A University of Saskatchewan researcher says the residential school system, 60’s scoop and now inadequate child welfare policies have all served to normalize a culture where it is seen as acceptable for the state to take away Aboriginal children from their families.

Allyson Stevenson, a graduate student in the department of history, was one of the presenters this morning at the Native American and Indigenous Studies Association conference.

She says the non-Aboriginal community and media needs to be re-educated that Indigenous families do care for their children and they need to be kept together.

“I think in addition to proper funding, Canadians need to recognize this is not a normal situation that we find ourselves in, that Aboriginal people do in fact care for their children and Aboriginal families are an important part of our country and need to be kept together,” she says. “So, I think once non-Aboriginal people recognize the importance of strong Indigenous families, then changes will really take place.”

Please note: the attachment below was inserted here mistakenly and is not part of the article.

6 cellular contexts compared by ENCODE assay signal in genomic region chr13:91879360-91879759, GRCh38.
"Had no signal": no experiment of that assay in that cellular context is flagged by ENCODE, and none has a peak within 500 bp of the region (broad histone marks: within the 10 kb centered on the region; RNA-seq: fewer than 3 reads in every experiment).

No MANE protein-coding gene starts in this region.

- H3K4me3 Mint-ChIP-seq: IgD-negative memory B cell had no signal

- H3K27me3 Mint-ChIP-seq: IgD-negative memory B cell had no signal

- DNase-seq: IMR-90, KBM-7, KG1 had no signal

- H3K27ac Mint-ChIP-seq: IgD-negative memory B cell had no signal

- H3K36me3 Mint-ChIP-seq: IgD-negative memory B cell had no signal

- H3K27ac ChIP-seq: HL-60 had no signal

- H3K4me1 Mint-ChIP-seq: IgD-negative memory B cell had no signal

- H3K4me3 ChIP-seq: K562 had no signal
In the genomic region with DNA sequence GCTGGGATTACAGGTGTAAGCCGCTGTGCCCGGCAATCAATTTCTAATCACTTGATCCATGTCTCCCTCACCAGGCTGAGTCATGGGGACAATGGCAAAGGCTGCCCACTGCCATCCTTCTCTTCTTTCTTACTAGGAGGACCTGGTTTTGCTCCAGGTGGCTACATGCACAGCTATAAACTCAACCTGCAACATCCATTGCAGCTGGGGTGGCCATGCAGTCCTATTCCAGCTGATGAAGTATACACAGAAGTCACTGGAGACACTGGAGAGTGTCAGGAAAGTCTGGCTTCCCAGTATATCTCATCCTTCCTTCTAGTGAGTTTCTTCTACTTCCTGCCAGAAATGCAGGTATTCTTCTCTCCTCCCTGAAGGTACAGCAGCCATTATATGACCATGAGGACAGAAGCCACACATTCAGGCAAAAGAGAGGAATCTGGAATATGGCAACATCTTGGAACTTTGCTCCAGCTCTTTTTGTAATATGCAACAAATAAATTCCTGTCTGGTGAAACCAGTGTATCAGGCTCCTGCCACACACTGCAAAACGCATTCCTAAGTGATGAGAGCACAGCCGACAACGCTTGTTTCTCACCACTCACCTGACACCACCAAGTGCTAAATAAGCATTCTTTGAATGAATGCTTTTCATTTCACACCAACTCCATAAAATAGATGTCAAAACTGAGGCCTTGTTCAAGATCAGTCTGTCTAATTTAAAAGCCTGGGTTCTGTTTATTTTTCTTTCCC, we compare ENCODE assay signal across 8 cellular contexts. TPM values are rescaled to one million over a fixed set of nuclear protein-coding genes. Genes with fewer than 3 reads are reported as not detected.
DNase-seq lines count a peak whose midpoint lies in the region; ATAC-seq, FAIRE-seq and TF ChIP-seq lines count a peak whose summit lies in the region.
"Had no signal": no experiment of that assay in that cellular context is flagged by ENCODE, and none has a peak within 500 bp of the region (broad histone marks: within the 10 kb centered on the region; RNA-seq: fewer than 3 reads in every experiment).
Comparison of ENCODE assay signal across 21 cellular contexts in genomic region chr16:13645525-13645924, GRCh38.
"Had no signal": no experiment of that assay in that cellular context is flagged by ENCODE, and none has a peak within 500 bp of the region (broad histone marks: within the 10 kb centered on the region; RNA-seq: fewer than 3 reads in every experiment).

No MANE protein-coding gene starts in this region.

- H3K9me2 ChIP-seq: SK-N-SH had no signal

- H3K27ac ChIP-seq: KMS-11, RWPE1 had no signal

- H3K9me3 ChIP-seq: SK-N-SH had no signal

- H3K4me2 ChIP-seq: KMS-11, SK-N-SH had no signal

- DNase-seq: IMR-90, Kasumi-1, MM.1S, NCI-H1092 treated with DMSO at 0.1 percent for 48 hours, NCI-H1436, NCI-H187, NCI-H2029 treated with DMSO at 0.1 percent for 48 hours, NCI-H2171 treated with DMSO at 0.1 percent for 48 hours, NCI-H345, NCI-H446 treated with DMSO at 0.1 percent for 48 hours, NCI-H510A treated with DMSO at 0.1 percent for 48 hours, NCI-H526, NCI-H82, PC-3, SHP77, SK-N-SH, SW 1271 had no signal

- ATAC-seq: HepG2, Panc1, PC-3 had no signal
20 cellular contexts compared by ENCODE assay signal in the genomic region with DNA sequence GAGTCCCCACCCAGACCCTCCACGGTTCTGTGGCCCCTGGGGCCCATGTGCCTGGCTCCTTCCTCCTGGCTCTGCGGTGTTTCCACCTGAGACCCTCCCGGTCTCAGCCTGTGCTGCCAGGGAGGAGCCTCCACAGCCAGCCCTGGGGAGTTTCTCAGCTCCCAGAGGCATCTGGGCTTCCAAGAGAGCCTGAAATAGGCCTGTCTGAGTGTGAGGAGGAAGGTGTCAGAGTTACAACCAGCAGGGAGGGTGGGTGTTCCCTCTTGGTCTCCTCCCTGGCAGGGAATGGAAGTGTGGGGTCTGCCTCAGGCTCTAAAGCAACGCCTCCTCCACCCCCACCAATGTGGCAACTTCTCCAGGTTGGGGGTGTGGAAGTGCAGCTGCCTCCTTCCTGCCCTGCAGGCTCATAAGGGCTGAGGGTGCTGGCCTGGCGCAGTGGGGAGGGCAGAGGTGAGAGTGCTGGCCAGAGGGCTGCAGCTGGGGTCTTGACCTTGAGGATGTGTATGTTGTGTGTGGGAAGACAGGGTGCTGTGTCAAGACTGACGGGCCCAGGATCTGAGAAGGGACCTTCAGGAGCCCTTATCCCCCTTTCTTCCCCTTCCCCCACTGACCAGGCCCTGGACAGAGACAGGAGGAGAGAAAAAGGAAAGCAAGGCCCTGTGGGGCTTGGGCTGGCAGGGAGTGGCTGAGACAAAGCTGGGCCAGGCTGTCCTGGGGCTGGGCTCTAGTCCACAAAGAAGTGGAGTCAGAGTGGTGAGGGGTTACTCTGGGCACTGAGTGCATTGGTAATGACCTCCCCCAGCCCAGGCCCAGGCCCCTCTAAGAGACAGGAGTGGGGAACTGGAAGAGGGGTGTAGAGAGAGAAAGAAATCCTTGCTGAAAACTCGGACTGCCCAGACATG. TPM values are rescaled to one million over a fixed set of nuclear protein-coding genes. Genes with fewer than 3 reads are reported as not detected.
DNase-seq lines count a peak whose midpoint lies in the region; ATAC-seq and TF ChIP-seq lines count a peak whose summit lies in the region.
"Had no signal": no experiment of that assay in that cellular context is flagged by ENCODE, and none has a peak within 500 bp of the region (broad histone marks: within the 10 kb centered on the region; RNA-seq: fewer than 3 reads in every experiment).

Stevenson adds the federal government has set up a system for Aboriginal families to fail by greatly under funding on-reserve education and child welfare.

She also says her research has shown family services workers tend to be more prone to remove a child from an Aboriginal family when comparing a similar situation in a non-Aboriginal family.

This is the fifth year of the NAISA conference and the first time it has been held outside the United States.